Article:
length of the takes. Greengrass would run the entire hijack from
beginning to end in one take. And when the thirty or forty minute scene
was done, he would do it again. Millions of feet of film was shot. No
one measured how many boxes of Kleenex were used, although many takes
did end with actors staggering off the set in tears.
“It all began with the 44 families,” Greengrass told me over lunch. “I would not have done this film without their unanimous support.” This
is probably the area that people seem to not understand the most.
Surfing the web I see tons of posts on message boards and blogs where
people seem to think that the families weren’t consulted, or that the
film is exploiting their loved ones. Nothing could be further from the
truth. For more on the perspective of the family members, click here to read my interview with the parents of Todd Beamer and the brother of Edward Felt.
day on set wrapped up as the crew rushed to catch the final light of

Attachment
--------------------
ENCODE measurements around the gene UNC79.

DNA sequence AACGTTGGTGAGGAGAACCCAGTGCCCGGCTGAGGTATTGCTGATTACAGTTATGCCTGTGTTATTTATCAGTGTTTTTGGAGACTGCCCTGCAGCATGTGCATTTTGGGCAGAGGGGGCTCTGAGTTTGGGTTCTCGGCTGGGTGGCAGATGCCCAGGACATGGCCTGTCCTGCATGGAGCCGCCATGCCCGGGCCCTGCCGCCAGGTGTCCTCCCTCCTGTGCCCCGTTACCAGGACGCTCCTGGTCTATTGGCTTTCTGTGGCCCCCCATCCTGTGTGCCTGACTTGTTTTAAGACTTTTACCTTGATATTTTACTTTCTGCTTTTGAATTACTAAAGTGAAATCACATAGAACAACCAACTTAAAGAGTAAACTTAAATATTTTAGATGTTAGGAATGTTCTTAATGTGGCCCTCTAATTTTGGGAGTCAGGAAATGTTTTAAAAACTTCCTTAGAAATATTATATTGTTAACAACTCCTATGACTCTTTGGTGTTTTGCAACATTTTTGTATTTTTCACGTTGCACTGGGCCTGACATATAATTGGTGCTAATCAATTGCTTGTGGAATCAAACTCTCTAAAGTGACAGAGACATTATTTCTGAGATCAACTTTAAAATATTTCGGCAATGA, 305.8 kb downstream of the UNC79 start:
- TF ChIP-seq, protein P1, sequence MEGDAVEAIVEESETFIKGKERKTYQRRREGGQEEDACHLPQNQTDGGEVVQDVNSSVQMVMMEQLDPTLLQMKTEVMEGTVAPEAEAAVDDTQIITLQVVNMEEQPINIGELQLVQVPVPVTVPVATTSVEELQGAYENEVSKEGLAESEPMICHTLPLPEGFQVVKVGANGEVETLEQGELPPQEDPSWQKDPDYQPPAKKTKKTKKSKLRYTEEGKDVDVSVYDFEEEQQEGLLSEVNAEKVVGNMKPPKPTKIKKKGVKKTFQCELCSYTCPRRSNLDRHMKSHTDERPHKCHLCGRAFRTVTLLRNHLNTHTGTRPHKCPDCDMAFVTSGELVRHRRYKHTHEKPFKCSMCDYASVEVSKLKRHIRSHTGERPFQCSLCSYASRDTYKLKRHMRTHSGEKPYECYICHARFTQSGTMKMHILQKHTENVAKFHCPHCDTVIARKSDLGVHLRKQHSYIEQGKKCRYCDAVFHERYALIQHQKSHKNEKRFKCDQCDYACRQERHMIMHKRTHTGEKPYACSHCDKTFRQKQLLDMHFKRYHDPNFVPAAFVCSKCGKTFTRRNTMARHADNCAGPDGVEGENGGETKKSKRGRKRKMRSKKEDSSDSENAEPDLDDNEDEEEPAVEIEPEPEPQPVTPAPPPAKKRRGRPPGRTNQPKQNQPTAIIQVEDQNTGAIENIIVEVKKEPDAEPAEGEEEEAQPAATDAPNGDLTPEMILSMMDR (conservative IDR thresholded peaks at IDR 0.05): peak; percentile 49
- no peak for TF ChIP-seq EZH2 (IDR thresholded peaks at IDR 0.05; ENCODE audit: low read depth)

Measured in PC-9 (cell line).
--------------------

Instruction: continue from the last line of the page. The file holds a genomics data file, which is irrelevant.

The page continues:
the setting sun. I had a trip back to New York to make, and they were
going to a nearby hotel to film the terrorists preparing for their
horrible deeds. The final shots I saw had the terrorists parking their
car. I managed to grab Lewis Alsamari, who plays one of the terrorists,
and talk to him about his escape from Iraq after he went AWOL from the
army. Click here to read that.
amazing about filmmaking is how you can spend a whole day watching
scenes be shot and then when you see the film the footage amounts to
mere moments. I finally saw United 93
last week, and the Newark Airport stuff that I watched really adds up
to about a minute, minute and a half of screentime. Don’t look for me
in the crowds, though – I was too chicken to ask if I could be an
I’ll be writing more about this film as the week goes
on, including bringing you exclusive interviews with Ben Sliney and
Paul Greengrass, and talking with three of the lead actors in the movie
(including David Alan Basche, who plays Todd Beamer. We chatted at
lunch at Newark and he was kind enough not to slug me when I joked that
a good merchandise tie-in for the film might be a breakfast food called
“Let’s Rolls”). I won’t be bringing you an official review of the film,
though. That’ll fall to Russ Fischer because I’m a little too close to
the production, and I don’t want to cross any ethical boundaries. I
will be bringing you some of my thoughts though, on what this film
accomplishes and what it means. And I hope it’ll be the start of a very
long and educational dialogue.